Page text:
- About OER
- What We Do
Exploration often leads to discoveries that highlight areas, features, resources, and/or processes that are new to ocean science and need further study. Our work results in the establishment of baseline observations and characterizations in poorly understood areas of the ocean. OER's science team focuses on transitioning exploration and research results to new applications that benefit the rest of NOAA and the nation. Collected data are made available to the science and management communities, delivering the environmental intelligence needed to better understand deep-water areas and more effectively target future research efforts.
OER investments provide the basic scientific intelligence about our planet that is critical to making the right decisions to manage and protect our ocean resources and prepare for future environmental change.
Below are a few examples of the science projects that we have been involved in.
Marine biodiversity is the variability among living organisms in the ocean and Great Lakes. This variability exists at all levels of complexity from the genetic level, within species, and across ecosystems or biomes. In acknowledgement of the likely link between biodiversity and ecosystem resilience and in support of recommendations of the Interagency Ocean Policy Task Force, OER supports projects that produce baseline biodiversity inventories.
For example, OER:
- Established and is participating in a NOAA Biodiversity Team that contributes to interagency efforts to better understand marine biodiversity.
- Participates in the Interagency Biodiversity Ad Hoc working group under the Interagency Working Group on Ocean Partnerships aimed at coordinating the efforts of the federal sector.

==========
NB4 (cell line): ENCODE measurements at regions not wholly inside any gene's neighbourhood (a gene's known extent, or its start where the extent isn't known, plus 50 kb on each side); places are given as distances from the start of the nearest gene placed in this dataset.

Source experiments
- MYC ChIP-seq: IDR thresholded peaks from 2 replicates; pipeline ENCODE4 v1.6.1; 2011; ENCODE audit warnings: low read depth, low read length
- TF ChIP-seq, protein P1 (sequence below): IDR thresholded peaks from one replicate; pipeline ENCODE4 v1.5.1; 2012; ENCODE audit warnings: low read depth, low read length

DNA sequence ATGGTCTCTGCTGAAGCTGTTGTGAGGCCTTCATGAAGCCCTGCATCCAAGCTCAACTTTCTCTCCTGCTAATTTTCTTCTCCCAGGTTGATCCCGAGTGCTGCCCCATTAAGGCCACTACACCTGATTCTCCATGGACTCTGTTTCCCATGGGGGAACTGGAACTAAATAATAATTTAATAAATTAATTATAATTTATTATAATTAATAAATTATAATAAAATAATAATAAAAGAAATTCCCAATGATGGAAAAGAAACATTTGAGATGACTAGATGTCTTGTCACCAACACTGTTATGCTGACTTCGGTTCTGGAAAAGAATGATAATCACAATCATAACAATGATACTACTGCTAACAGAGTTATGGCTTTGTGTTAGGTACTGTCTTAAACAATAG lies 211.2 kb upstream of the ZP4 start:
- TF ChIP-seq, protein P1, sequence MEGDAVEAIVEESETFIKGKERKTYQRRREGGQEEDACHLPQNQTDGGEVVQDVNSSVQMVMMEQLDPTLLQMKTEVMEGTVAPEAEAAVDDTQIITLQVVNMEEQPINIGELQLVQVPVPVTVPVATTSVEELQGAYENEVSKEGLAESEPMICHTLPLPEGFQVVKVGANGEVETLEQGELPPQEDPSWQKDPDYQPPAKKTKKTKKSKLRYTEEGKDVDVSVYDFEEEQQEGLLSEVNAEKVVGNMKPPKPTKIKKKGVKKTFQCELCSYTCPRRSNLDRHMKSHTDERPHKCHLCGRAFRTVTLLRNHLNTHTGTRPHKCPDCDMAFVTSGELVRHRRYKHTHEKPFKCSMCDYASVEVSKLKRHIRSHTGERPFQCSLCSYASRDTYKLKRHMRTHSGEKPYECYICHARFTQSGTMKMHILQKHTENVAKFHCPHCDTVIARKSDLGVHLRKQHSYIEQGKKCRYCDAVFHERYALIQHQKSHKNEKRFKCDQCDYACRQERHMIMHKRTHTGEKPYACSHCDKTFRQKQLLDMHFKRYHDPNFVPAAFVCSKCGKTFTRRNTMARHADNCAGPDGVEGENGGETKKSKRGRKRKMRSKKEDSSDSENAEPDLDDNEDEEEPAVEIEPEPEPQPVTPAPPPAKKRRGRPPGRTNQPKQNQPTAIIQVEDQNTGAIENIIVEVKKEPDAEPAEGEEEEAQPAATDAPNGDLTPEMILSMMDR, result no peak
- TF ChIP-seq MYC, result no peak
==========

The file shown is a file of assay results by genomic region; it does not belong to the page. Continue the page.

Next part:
- Facilitated the convening of a May 2010 workshop of experts to develop a plan and recommendations for attaining an operational Marine Biodiversity Observing Network (BON) for the nation. The full workshop report is available online (pdf, 1.4 Mb).
- Partnered with the National Oceanographic Partnership Program (NOPP) and other participating federal partners to request proposals addressing the recommendations from the May 2010 workshop and initiate an integrated Marine BON demonstration project. OER and the U.S. Integrated Ocean Observing System are partnering with NASA, BOEM, and others to launch these projects in 2014 and 2015.
Coral Reefs Habitats
OER supports coral reef habitat exploration that entails describing and identifying deep-sea and shallow coral species; characterizing coral reef habitats; understanding reef functioning, trends, and processes; developing new tools to study and understand corals; and understanding fisheries and other human impacts.
Highlights of our efforts include:
- Applying technology from the biomedical community to develop better tools and new parameters to promote rapid assessment and monitoring of metabolic health of corals and other key coral reef species using a non-destructive sampling approach.
- Supporting baseline studies to characterize benthic and pelagic coral communities on the shelf edge and slope; studies are helping to determine areas that may need special protection.
- Supporting the development and application of conceptual and mathematical models to predict impacts of management efforts and natural phenomena on seafloor communities. This research is helping to increase understanding of the ecological role deeper fish and invertebrate populations play in replenishing shallower ecosystems, an important consideration in establishing marine protected areas.
- Supporting studies to explore and better understand mesophotic coral reefs at depths of great than 30 meters. Mesophotic reefs are a largely unknown frontier and appear to be healthier than their shallow-water counterparts, who have experienced an 80-percent decline in the last 30 years. Mesophotic reefs are habitats for commercially important fish species and source of coral larvae for recruitment and potential recovery of the shallower reef areas.